The rest of this portion of the film serves to illustrate the type of haven Zwittau-Brinnlitz is. The women's accidental stint in Auschwitz provides a stark contrast to Zwittau-Brinnlitz. The floating ashes, harsh guards, required short haircuts, and threat of mass extermination put Schindler's bright factory with inactive guards into perspective. The Auschwitz accident also further exemplifies the extents to which that Schindler is willing to go to in order to protect the Jews on his list. He shows a fierce loyalty to them, bribing a commander to reclaim them and personally assuring that they all make it safely on the train to Moravia.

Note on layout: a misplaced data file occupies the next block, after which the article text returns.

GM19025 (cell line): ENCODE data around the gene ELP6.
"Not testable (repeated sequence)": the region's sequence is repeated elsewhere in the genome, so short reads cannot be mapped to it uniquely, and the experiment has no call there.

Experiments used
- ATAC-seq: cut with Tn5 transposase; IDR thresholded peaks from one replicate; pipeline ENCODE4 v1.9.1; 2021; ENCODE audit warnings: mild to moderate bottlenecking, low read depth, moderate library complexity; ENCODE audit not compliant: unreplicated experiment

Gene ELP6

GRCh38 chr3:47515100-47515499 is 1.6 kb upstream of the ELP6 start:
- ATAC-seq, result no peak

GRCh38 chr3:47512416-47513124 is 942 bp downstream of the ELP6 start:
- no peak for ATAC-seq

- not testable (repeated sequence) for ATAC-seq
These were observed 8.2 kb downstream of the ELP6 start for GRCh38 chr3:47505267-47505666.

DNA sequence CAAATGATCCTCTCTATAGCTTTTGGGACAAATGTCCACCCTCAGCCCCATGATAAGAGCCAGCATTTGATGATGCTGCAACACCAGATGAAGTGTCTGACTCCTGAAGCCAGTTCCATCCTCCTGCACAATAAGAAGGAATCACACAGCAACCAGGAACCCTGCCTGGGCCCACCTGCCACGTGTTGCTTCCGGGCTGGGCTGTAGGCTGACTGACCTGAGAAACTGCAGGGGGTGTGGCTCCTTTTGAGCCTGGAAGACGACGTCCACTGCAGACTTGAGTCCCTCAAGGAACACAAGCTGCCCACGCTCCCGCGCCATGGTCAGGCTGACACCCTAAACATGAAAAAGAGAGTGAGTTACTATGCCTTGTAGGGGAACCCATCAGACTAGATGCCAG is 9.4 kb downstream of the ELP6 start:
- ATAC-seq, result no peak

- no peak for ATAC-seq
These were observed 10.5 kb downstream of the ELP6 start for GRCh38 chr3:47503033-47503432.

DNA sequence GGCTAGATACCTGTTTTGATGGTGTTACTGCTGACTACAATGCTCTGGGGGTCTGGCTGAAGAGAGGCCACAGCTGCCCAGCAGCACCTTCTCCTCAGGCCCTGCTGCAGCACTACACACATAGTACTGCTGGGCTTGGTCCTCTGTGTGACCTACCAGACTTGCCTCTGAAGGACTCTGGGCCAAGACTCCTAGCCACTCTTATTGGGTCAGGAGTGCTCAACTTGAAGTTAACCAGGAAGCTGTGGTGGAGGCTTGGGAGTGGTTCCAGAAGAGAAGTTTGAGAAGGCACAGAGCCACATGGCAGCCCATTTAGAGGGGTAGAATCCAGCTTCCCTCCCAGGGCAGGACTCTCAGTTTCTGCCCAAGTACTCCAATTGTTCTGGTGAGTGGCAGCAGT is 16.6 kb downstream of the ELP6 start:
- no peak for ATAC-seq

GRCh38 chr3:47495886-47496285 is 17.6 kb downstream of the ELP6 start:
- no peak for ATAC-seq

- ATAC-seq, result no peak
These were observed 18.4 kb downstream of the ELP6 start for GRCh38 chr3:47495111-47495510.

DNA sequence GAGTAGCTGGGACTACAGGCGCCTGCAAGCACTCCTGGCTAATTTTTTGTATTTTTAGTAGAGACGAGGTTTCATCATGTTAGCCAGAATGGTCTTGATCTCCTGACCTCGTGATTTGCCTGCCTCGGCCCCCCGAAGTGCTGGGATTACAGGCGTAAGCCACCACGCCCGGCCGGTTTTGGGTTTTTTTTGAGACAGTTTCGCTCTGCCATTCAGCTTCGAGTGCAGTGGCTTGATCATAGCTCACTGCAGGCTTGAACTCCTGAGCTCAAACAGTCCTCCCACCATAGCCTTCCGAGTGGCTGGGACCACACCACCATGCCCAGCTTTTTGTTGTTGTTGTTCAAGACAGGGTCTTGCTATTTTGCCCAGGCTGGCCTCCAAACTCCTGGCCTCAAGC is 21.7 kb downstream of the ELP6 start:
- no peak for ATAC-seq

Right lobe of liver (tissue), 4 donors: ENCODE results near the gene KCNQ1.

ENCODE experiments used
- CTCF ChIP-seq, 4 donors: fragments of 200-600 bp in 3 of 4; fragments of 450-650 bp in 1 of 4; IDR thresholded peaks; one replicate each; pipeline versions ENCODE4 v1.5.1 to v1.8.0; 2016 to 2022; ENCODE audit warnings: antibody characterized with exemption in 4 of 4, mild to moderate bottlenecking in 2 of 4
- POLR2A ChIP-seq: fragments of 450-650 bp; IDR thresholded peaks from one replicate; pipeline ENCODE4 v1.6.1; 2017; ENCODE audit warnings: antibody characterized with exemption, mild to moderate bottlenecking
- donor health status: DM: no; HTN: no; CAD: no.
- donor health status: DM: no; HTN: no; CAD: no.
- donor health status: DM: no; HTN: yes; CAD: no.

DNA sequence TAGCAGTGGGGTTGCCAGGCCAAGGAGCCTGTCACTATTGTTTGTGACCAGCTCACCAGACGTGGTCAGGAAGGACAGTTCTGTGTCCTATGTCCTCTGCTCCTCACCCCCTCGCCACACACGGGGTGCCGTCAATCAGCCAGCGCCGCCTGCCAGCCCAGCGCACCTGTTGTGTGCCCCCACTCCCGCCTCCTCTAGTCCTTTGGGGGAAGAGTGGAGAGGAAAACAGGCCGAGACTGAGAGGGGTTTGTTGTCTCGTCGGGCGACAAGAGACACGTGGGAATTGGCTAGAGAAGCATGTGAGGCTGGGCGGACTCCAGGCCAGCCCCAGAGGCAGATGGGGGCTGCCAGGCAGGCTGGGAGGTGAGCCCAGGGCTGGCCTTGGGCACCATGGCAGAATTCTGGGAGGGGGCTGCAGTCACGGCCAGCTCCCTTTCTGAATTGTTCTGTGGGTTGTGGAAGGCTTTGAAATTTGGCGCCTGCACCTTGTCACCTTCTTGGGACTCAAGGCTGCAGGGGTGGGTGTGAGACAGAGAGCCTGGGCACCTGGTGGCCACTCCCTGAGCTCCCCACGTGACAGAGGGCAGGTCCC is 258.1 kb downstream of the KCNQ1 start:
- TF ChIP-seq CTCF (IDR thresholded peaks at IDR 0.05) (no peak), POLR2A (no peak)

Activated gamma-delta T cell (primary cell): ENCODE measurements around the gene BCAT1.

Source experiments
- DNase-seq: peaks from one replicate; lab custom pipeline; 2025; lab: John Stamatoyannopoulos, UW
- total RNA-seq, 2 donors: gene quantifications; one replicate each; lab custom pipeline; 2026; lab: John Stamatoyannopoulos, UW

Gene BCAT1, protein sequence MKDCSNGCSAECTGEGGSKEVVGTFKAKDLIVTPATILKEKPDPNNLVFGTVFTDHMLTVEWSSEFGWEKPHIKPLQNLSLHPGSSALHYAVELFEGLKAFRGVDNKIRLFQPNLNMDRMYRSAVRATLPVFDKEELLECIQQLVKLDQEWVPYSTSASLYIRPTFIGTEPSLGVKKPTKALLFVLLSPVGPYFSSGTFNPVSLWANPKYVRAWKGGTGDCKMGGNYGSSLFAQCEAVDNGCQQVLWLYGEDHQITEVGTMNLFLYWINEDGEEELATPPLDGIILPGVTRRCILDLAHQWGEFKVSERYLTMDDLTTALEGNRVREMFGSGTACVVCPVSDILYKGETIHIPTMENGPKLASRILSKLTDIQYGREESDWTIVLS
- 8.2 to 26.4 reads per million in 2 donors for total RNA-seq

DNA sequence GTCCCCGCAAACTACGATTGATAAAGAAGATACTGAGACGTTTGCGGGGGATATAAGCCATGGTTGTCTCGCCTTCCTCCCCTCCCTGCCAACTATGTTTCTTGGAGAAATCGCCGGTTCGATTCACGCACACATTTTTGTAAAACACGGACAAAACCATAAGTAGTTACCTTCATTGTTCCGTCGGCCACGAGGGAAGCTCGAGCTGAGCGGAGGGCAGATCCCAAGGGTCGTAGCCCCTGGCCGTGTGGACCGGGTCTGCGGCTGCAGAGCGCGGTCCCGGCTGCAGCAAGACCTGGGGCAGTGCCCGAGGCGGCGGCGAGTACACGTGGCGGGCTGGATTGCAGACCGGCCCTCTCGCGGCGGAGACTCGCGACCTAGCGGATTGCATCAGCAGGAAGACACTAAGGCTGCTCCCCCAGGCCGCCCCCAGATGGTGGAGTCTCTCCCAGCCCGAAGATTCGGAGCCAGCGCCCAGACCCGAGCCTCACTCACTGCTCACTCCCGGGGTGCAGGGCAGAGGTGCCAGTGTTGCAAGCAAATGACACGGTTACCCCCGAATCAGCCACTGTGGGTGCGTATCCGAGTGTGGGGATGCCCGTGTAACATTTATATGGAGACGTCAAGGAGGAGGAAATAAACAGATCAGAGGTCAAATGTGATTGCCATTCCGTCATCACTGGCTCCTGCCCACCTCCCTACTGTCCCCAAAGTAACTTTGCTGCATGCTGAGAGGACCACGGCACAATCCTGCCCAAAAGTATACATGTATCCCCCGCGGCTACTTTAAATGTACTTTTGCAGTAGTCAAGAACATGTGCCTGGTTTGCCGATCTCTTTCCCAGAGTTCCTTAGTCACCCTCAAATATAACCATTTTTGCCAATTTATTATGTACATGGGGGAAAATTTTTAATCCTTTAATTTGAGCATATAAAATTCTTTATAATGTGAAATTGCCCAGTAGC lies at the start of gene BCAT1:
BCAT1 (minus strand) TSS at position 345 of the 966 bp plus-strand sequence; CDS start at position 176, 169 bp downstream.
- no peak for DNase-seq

The French author Flaubert once wrote that he disliked Uncle Tom's Cabin because the author was constantly preaching against slavery. "Does one have to make observations about slavery?" he asked. "Depict it; that's enough." And then he added, "An author in his book must be like God in the universe, present everywhere and visible nowhere." That would describe Spielberg, the author of this film. He depicts the evil of the Holocaust, and he tells an incredible story of how it was robbed of some of its intended victims. He does so without the tricks of his trade, the directorial and dramatic contrivances that would inspire the usual melodramatic payoffs. Spielberg is not visible in this film. But his restraint and passion are present in every shot.